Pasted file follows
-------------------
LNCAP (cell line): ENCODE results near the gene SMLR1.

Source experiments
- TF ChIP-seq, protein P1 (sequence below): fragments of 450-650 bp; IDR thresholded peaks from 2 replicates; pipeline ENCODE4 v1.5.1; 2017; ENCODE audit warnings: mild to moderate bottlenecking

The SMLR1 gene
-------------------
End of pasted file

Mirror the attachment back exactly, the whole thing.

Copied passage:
LNCAP (cell line): ENCODE results near the gene SMLR1.

Source experiments
- TF ChIP-seq, protein P1 (sequence below): fragments of 450-650 bp; IDR thresholded peaks from 2 replicates; pipeline ENCODE4 v1.5.1; 2017; ENCODE audit warnings: mild to moderate bottlenecking

The SMLR1 gene